Building public health delivery systems that support Africa’s industrialization

New York, 17 October 2017 – “It is a fact that Africa is the second most populous continent in the world, with the population projected to grow by 25% by 2050 and 40% by end of the century. Yet the continent has health challenges that need to be addressed in order to support the growing population,” Dr Ibrahim Mayaki, CEO of the NEPAD Agency made the remarks at the organisation’s event during Africa Week in New York.

During the event on Building public health delivery systems that support Africa’s industrialisation, Dr Mayaki underscored the fact that Africa’s Agenda 2063 and the Sustainable Development Goals call for promotion of inclusive and sustainable industrialisation. Pharmaceutical manufacturing and mining are among the priority sectors identified in AU’s programme for Accelerated Industrial Development in Africa (AIDA). Africa requires a healthy workforce in order to realise targets for industrialisation which demands an efficient public health delivery system.

Africa continues to grapple with high disease burden, weak health care delivery systems and fragmented markets for medical products and health technologies.  As the develoment agency of the African Union, NEPAD has taken critcial steps  to address the continent’s disease burden by building systems that provide enabling environment for pharmaceutical sector development. This is through the African Medicines Regulatory Harmonisation (AMRH) Initiative which provides a sound foundation for strengthening regulatory systems and establishment of strong institutions to ensure long term sustainability.

Other programmes that the NEPAD Agency is facilitating and coordinating in the health sector include, amongst others; malaria vector control, development of research for health and innovation strategy, scientific validation and value addition of herbal remedies in order to promote African Traditional Medicines.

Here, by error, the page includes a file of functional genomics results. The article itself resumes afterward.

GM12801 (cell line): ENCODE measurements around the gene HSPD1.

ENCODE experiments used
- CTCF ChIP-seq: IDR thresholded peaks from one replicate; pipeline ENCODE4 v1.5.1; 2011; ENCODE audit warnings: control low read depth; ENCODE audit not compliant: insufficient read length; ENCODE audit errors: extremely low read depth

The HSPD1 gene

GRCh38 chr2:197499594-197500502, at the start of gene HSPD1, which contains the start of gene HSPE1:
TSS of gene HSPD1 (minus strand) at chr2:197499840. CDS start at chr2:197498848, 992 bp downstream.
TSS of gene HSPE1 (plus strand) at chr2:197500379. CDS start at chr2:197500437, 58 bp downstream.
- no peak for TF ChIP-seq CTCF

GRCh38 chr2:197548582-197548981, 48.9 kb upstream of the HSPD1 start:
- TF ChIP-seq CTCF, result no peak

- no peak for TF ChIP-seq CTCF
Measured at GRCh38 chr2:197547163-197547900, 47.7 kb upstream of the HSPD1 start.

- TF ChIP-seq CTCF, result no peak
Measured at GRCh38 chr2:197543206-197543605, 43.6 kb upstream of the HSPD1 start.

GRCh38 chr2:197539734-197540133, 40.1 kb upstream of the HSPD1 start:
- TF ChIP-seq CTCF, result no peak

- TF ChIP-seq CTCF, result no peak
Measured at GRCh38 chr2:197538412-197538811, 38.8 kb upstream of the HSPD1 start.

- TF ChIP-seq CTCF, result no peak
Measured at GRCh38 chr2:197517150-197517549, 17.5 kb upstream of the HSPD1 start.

In her opening remarks, NEPAD Agency’s Head of Health Programmes, Mrs Margareth Ndomondo-Sigonda maintained that, “You cannot talk of sustainable socio-economic growth without addressing the health of the people who are the drivers of industrialisation.”

During the event, participants explored available options for health financing; promotion of research and development and innovation on medical products and technologies including traditional medicines; local production of medical products and health technologies for stronger health care delivery systems.

Dr Janet Byaruhanga, from NEPAD’s Health programme focused on strenghtening regulatory systems, local production of medical products  and access to finance.  She stressed the need to provide conducive environment for the private sector to secure capital for increased investment  in this sector. In addition, the pharmaceutical sector has huge potential to create jobs for youth through the use of modern technologies.

Speaking on the promotion of investments and creating knowledge based jobs, in improving competitiveness as well as public health,  Dr Paul Lartey, founding Chair of Federation of African Pharmaceutical Manufacturers Associations (FAPMA), made the case for reliable and sustainable capital for investment in manufacturing and assurance of compliance to good manufacturing practices and standards  in order to produce quality medicines.

The World Bank representative, Dr Andreas Seiter, Global Lead-Private Sector HNP, World Bank remarked that Africa should be proud of the achievements made in medicines regulatory harmonisation initiative. He indicated that progress made this far working through the reginal economic communities is commendable.  He highlited on achievements made in the East African Community (EAC), Economic Community of West Africa States (ECOWAS) and the Southern African Development Community (SADC) and the impact of the African Union Model Law on Medical Products Regulation in assisting countries to review their national laws, adding that the momentum should be maintained.

In addition, the NEPAD Agency is investing in the fight against Tuberculosis and other Occupational Lung Diseases in the Mining Industry starting with Southern Africa.  Mrs Chimwemwe Chamdimba, Principal Programme Officer pointed out that TB is the top killer among infectious disesases in Africa. Currently it is being tackled among the most vulnerable populations by looking from three angles: TB and HIV; TB and poverty, and; TB and mining.

Published by

One thought on “Building public health delivery systems that support Africa’s industrialization

  1. Would like to be part of this,with the experience I have gained from nursing school I hope to gain more

Leave a Reply

Your email address will not be published. Required fields are marked *